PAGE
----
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UN: Severe Hunger Affected 155 Million People Last Year

Afghan families receive aid rations from Turkish Aid group TIKA during a Ramadan food drive in Herat.

Severe hunger affected at least 155 million people last year as a result of conflicts, the economic fallout of the COVID-19 pandemic, and weather extremes and the outlook for this year is equally harsh or worse, a report by 16 organizations says.

Two-thirds of the people in those crisis levels were in 10 countries -- Afghanistan, Yemen, Syria, Sudan, Congo, northern Nigeria, Ethiopia, South Sudan, Zimbabwe, and Haiti.

The 155 million people faced “crisis," “emergency," or “catastrophe/famine" levels of food needs, an increase of around 20 million people from 2019, it said.

“The number of people facing acute food insecurity and requiring urgent food, nutrition and livelihoods assistance is on the rise,” U.N. Secretary-General Antonio Guterres wrote in the forward to the 307-page Global Report on Food Crises.

“There is no place for famine and starvation in the 21st century,” Guterres said. “We need to tackle hunger and conflict together to solve either.”

The report, which covers 55 countries that account for 97 percent of humanitarian assistance, also said that 133,000 people in Burkina Faso, South Sudan, and Yemen needed urgent food to prevent widespread death from starvation last year.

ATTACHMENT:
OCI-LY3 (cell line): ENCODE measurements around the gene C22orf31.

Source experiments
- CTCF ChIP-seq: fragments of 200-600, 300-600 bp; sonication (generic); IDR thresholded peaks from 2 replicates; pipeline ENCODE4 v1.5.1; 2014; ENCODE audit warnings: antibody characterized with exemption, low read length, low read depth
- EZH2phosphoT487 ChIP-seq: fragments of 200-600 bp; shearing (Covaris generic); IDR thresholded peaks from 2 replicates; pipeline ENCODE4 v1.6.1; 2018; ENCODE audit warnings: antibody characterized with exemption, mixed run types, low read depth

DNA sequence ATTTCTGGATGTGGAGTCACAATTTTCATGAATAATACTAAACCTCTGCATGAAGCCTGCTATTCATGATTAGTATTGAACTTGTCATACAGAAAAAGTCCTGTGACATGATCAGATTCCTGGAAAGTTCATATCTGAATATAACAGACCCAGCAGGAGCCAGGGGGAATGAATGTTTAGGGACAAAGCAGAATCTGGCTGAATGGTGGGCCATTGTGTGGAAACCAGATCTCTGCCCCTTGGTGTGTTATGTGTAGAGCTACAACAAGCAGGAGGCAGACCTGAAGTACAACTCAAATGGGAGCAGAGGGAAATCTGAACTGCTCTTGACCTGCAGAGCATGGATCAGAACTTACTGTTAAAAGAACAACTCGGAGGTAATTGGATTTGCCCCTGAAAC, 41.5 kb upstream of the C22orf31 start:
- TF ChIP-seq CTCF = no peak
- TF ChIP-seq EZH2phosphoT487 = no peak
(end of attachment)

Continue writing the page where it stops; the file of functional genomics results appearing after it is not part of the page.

World Food Program’s chief economist Arif Husain said at a UN news conference that the biggest driver of food crises is conflict, which accounted for 99 million people in 23 countries facing a food crisis last year.

“Unless we start finding political solutions to conflicts,” the number of people needing humanitarian assistance will keep increasing, Husain said.

According to the report, 40.5 million people in 17 countries faced acute food insecurity last year because of “economic shocks” including the fallout from the pandemic.

The report said 75.2 million children under 5 years old living in the 55 countries were “stunted” in their growth and 15.8 million were “wasted,” or underweight for their height.

It said, “food crises are becoming increasingly protracted and the ability to recover from new adverse events is becoming more difficult” this year.

“Conflict, the COVID-19 pandemic, and large-scale economic crises are expected to extend food-crisis situations in 2021, necessitating continuing large-scale humanitarian assistance,” it said.

The report forecast that more than 142 million people in 40 countries will face food crises, emergencies, or catastrophes this year.

Some 155,000 people are likely to face “catastrophe/famine" through mid-2021 — around 108,000 in South Sudan and 47,000 in Yemen, the report said.

WFP’s Husain said that the most critical needs remain funding and humanitarian access.

As an example, Husain said that providing one daily meal for a year for 34 million people would cost about $5 billion.

With reporting by AP
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